The woman who is set to take control of Cheshire West and Chester Council has vowed to ‘put respect at the core’ of the local authority.
As Labour narrowly took control of CWaC by just one seat, council leader-elect Cllr Samantha Dixon made a dig at outgoing Tory council leader Mike Jones who controversially removed the need to show respect from the councillors’ code of conduct.
She said: “The Labour Party is founded on the belief that by the strength of our common endeavours we achieve more than we achieve alone, to create a community where we live together freely in a spirit of solidarity, tolerance and respect.
“Above all we believe in respect. This Labour administration will put respect back at the core of the council - respect for our residents, respect for each other and respect for our staff.”
Cllr Dixon paid tribute to former leaders of the Labour group including the late councillors Derek Bateman and David Robinson as well as her immediate predecessor Justin Madders who has been elected as the new Labour MP for Ellesmere Port and Neston.
“They are giants and we salute them,” added Cllr Dixon, who said the late Cllr Bateman built the Labour group from 13 to 32 in the 2011 election and Cllr Robinson’s legacy was to devise a ‘superb’ electoral strategy.
She rejected the notion that the Tories had lost control of CWaC because they had done something wrong and instead said it’s more about what Labour have done right in their ‘positive’ campaign and how they have worked ‘really, really hard’.
Ray of hope
Acknowledging that the Cheshire West and Chester Labour group have managed to buck the national trend, she said: “We are a little ray of hope in the North West.”
Looking ahead to what she’d like to achieve in the next four years, Cllr Dixon said she wants to see a different approach to health and social care.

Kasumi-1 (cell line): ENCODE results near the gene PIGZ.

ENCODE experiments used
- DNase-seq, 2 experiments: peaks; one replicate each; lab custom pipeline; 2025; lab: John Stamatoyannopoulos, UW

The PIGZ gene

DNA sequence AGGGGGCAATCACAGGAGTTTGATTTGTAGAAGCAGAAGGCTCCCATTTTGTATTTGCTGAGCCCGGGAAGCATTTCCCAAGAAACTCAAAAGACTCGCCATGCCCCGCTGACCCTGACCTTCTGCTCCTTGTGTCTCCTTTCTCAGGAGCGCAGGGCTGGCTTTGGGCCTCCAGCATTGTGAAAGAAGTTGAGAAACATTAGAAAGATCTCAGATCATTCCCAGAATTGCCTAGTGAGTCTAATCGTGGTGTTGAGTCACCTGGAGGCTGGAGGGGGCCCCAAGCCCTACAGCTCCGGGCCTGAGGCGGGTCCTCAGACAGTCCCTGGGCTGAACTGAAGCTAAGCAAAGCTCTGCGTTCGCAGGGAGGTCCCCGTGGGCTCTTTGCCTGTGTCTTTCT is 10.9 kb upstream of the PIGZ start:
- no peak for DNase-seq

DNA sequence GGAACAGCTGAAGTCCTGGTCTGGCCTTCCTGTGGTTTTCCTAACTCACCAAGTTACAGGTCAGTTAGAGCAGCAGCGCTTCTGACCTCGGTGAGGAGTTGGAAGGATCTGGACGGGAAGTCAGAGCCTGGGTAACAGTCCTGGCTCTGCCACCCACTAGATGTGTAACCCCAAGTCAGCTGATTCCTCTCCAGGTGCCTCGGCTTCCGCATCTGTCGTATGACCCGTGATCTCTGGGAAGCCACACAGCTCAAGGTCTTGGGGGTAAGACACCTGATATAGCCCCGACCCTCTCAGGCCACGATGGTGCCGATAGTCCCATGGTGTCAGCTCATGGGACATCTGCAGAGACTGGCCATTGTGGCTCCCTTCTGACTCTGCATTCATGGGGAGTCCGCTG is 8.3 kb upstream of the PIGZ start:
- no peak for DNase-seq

Cheshire West and Chester Council’s first ever female leader paid special tribute to the ‘long line of strong women’ she comes from.
Cllr Dixon said she felt ‘very proud’ to be one of Chester’s most influential women and emphasised the importance of female role models in society.
“I come from a long line of very strong women - my mother was also a councillor and is an amazing woman who has had a powerful influence on me,” said the council leader elect whose deputy is likely to be Cllr Louise Gittins.
“I believe women and men are different but it’s important to have women as role models because they bring a different culture to organisations and places.”
Cllr Dixon, a mum of three daughters, also paid tribute to her husband Nick, a former Chester city councillor, who she described as being ‘my rock’ throughout her campaign.
“Nick is fantastic- he does the ironing, the cooking and the shopping, he really is my rock,” she said.
“We are very much a Labour family. I met my husband on a doorstep when we were both campaigning for Christine Russell in 1997.
“My mum was a Labour councillor, Nick’s parents and brother have been involved in politics and my daughters are heading that way too.”
She also explained that newly-elected councillor Richard Beacham, who topped the poll in the crucial final ward of Newton, injected political tactics into the Labour approach learned from the Obama presidential campaign.
Cllr Dixon said: “It was a very precise approach and we had fantastic organisers too. One was a parliamentary organiser and one for the borough as well, who was elected as a councillor today, which was Richard Beacham.
“I’ve got to pay tribute to him. He is hardworking and he has so many skills that you can use in the political arena. He came to us in November 2012, straight from the Obama campaign. He’s local. He understood about the kind of campaign they were doing there.”
Tory leader future
Council leader Mike Jones said he would ‘give some consideration’ to his own future as leader of the Tory group but it ultimately it came down to the decision of his members.
Asked if he shouldered any responsibility for the embarrassing defeat, he responded: “We all have our responsibilities and what we have to do when we reflect as a party, we will look at how we could have done things differently and how things can be improved because it’s a team effort.”
He explained his concerns about Labour having such a slim majority and its implications for investment and the regeneration projects that are under way across the borough:
“The private sector requires confidence and we have created a great deal of confidence. With a majority of one that makes the council a lot more unstable than it has been in the past. The private sector do not like uncertainty.”
When asked the million dollar question of whether he’ll stay on as party leader, he said he ‘needs a bit of time to think’.